Most of us have heard it - “donate your $600 government payout if you don’t need it”. During this COVID-19 pandemic, $600 doesn’t do the same for everybody. Some want it, others need it.
In a Milieu survey conducted with 1,000 Singaporeans, we find out whether Singaporeans are donating, and why they are or aren’t doing so.
The personal financial situations of 53% were found to be negatively affected by the pandemic. For some, government payouts help to put food on the table for a month, but...what‘s next?
To get a sense of how tight pockets are, we asked - how urgently do people need the government payouts?
Only 30% indicated that they needed government payouts urgently. Meanwhile, 63% don’t, and another 7% - in fact - don’t need it at all.
We were warned of the economic crisis as businesses come to a halt and jobs are lost. If there’s anything positive we could say about the pandemic, it is a learning experience for us, for it pushes us to open our eyes to the different realities people live.
For some of us, we’re lucky enough to keep our jobs, or have a considerable pool of savings to dip into. Stay at home? Sure, some adjustments need to be made but we carry on with our work. For others, the loss of jobs or ability to work means spending days at home or the hospital with uncertainty and anxiety over what comes next.
We turn to the government to provide solutions, but to call ourselves Singaporeans, how can we do our parts in this situation? If we call Singapore a nation, we must act like a nation. During this time, we need to share our resources. If you can afford that few extra packages of toilet rolls “just in case” or have a monthly subscription to Netflix, do you think you can spare $5 for a good cause?
Thus far, only 31% of respondents cited that they have made donations to causes related to COVID-19.
The groups that are commonly donated to are low-income families (49%), foreign workers (35%) and healthcare organisations, including hospitals (33%). If you compare the 31% who have donated to the 70% who don’t need the payouts urgently, it shows that we can do so much more, so much better as Singaporeans.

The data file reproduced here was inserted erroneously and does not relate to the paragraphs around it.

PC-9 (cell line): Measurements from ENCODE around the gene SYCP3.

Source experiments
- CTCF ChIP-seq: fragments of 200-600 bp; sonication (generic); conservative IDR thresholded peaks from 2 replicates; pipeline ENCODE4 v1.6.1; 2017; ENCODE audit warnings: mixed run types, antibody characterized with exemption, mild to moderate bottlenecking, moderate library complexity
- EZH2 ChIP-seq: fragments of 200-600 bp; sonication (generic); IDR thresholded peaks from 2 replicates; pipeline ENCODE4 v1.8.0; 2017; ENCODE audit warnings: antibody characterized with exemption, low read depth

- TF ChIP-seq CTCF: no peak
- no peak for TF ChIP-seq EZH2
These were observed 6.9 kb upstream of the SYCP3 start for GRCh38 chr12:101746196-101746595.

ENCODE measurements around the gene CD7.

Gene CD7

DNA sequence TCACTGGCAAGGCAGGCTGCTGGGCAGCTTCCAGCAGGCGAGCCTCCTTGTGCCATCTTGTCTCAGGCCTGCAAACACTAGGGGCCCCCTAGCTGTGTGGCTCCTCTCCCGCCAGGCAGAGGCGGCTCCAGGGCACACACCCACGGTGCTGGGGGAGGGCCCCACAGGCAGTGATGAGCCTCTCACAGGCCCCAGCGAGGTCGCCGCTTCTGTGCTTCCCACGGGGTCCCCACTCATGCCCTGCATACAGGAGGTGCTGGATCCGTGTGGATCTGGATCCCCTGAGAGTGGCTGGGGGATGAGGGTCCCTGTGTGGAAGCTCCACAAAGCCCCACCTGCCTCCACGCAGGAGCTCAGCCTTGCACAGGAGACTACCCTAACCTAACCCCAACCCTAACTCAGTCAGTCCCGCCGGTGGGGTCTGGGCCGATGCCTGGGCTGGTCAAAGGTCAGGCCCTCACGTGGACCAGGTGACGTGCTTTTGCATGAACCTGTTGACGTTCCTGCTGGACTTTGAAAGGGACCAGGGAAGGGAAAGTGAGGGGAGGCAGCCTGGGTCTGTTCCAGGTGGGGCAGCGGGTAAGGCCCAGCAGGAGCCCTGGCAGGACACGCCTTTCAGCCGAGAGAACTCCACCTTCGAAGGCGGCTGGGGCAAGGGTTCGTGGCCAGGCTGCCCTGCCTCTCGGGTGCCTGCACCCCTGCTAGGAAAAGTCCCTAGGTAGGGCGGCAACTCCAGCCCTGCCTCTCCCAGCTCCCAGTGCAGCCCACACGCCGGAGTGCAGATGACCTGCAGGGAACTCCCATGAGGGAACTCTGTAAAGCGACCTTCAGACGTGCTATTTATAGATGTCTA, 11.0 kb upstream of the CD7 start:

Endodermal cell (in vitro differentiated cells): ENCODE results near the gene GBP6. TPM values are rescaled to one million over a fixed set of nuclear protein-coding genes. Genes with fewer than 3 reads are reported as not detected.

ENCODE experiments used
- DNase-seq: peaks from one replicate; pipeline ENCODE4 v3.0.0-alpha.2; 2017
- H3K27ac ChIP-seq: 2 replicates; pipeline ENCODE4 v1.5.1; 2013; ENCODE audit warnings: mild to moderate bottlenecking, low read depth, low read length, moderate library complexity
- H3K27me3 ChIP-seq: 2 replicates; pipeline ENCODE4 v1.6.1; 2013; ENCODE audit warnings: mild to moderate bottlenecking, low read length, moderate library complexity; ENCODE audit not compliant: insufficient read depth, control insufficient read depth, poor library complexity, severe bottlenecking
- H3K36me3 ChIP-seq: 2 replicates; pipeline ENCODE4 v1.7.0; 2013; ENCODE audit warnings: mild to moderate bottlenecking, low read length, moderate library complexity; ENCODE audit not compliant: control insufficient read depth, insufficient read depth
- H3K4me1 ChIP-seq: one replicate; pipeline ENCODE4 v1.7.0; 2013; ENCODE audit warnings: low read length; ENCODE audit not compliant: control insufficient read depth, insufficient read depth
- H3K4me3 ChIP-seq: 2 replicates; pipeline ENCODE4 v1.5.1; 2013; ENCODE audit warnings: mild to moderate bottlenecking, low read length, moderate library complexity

So, why are some people willing to donate, and some not?
The most common reason for the former is concern for the well-being of vulnerable groups. Equally important (or perhaps even more) is the accompanying belief that their efforts are able to make significant differences to the lives of others.
On the other hand, people are deterred from donating when they perceive it to be beyond their financial capacity. This is coupled by a handful of respondents who prefer to save up or invest for future use.
Understandably, many of us are worried for the future and prefer saving up or investing. We could lose our jobs next month, or an unprecedented illness could take a chunk out of our hard-earned savings.
However, what about the ones who can’t be certain about their next paychecks? Comparing the situations, perhaps you have more to share. It doesn’t have to be the entire $600 - donating a small part of the government payout to someone who needs it more urgently can make a bigger difference than you think.
Social distancing tells us that collective effort is more effective than the effort of just one, and likewise, we need to work together to uplift those who are unfortunately affected more during (but not limited to) this pandemic. We don’t know for sure how long this pandemic will last, but we can definitely do what we can in the meantime.